The Employer's Legal Resource: EEOC Updates Guidance
This topic has been hot for a while now, ever since Peggy Sue got married. Wait, that's not right. Oh yes -- ever since Peggy Young sued UPS alleging pregnancy discrimination. You may recall that in the midst of that lawsuit the EEOC issued new guidance under the Pregnancy Discrimination Act (PDA). We covered this in our August 2014 ELR. However, that guidance was under attack and at issue as the Peggy Young v. UPS case made its way through the court system. The United States Supreme Court issued its opinion in Ms. Young's case on March 25 of this year, reversing the win for UPS and remanding the case for further proceedings. You can read more in our April 2015 ELR.
The other thing that resulted from the Supreme Court's decision was that the EEOC was required to revisit its Guidance. In fact, they immediately put a notice on their online Guidance stating it was under review. Well, it's apparently time for the big -- or not so big -- reveal.
Much of the Guidance remains undisturbed, specifically on the following topics: the PDA's application to current, past, and potential pregnancy; termination or refusal to hire based upon pregnancy; other prohibited employment actions based upon pregnancy; application of the PDA to lactation and breastfeeding; prohibition of forced leave policies; the obligation to treat women and men the same with regard to "parental" leave policies; and access to health insurance.
So what's new? The EEOC had originally commented upon the issues central in the Peggy Young case -- facially neutral policies which impacted Ms. Young who was pregnant. In a nutshell, UPS did provide light duty work to persons covered by the Americans with Disabilities Act (ADA), persons covered by workers' comp laws, and certain persons covered by DOT regulations. These did not apply to Ms. Young however. When she sought light duty due to pregnancy restrictions, UPS did not accommodate her request. She was placed on unpaid leave causing her to lose her health care coverage (she was not eligible for FMLA-protected leave). Because the Supreme Court interpreted the issues differently than the EEOC, the new Guidance discusses the burdens of proof outlined by the Supreme Court.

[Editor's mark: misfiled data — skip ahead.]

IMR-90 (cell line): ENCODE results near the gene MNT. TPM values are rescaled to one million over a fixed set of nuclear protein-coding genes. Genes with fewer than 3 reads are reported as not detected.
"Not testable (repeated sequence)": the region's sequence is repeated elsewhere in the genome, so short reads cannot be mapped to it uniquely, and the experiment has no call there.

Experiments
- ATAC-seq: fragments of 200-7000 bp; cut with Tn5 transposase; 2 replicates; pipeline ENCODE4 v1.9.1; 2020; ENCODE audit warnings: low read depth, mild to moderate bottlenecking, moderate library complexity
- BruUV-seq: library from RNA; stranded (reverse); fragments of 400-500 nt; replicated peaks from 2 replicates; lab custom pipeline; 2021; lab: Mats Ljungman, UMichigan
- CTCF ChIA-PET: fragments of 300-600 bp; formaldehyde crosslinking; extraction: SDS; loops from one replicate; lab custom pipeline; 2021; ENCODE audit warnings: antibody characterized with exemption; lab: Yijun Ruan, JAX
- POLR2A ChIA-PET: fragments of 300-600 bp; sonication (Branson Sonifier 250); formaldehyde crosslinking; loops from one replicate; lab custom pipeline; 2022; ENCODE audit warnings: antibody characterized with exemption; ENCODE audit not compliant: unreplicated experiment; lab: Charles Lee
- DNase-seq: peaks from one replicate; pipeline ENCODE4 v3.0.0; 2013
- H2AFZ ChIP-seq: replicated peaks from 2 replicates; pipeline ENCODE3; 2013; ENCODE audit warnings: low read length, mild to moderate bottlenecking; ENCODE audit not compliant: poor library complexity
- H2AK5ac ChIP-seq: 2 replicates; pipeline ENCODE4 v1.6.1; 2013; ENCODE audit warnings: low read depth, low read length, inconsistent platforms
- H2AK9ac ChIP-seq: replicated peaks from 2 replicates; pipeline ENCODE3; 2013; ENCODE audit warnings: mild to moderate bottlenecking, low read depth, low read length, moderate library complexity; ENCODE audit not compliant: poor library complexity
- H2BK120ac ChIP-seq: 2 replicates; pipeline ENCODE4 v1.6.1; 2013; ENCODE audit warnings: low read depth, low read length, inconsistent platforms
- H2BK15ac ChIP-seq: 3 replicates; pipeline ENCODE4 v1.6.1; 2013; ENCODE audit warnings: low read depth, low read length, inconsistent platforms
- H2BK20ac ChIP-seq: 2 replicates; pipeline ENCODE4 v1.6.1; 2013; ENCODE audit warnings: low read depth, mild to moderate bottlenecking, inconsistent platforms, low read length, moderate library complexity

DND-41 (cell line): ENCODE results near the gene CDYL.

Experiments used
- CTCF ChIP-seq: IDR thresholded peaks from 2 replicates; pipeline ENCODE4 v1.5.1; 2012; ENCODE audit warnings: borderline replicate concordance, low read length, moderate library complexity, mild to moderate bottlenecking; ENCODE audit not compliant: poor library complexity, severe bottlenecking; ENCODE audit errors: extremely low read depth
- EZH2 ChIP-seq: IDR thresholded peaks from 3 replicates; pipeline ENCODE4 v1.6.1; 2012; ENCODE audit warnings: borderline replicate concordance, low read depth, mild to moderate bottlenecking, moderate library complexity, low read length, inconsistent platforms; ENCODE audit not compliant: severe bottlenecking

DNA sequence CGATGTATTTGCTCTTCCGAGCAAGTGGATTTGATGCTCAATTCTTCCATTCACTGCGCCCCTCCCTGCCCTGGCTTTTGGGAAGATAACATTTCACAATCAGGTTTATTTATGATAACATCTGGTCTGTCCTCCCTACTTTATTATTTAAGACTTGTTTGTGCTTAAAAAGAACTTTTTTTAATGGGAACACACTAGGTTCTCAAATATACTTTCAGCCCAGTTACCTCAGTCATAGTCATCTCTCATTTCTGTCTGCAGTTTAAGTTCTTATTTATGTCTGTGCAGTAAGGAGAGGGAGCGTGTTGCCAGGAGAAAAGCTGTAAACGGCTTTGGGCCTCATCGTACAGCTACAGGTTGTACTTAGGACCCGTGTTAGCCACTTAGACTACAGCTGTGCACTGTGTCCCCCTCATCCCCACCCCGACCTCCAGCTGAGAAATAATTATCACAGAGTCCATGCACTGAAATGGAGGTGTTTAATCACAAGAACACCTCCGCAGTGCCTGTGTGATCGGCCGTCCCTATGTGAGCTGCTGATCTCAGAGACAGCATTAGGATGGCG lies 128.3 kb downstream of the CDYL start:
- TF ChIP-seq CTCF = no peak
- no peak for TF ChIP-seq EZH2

What is helpful for you to know?
• The Pregnancy Discrimination Act is alive and well. It covers pregnancy, childbirth, and related medical conditions. It is probably broader than you think.
• The Americans with Disabilities Act is also probably broader than you think and may cover many pregnancy-related conditions.
• If you want to understand the EEOC's perspective, there are three documents at your disposal (I'm putting them in order of ease of reading)
o Fact Sheet for Small Business: Pregnancy Discrimination
o Questions and Answers about the EEOC's Enforcement Guidance on Pregnancy Discrimination and Related Issues
o EEOC Enforcement Guidance on Pregnancy Discrimination and Related Issues
Despite its name indicating it applies only to small businesses, we strongly recommend everyone read the Fact Sheet above. It discusses pregnancy as relates to the PDA, the ADA, and the FMLA. With it, you will have a starting foundation.
Now, having said that, let me follow up with an editorial comment. The EEOC is stating its interpretation of the law in these documents. These do not have the "force of law," but are often given deference by the courts. Many of the issues presented are complicated factual questions with no easy answers.
Over the next months and years, we expect that more pregnancy-related cases will be decided at which time we will know whether the Courts agree with all or just some of the EEOC's interpretations.
Until then, proceed with caution.
By Kristen L. Brightmire, email@example.com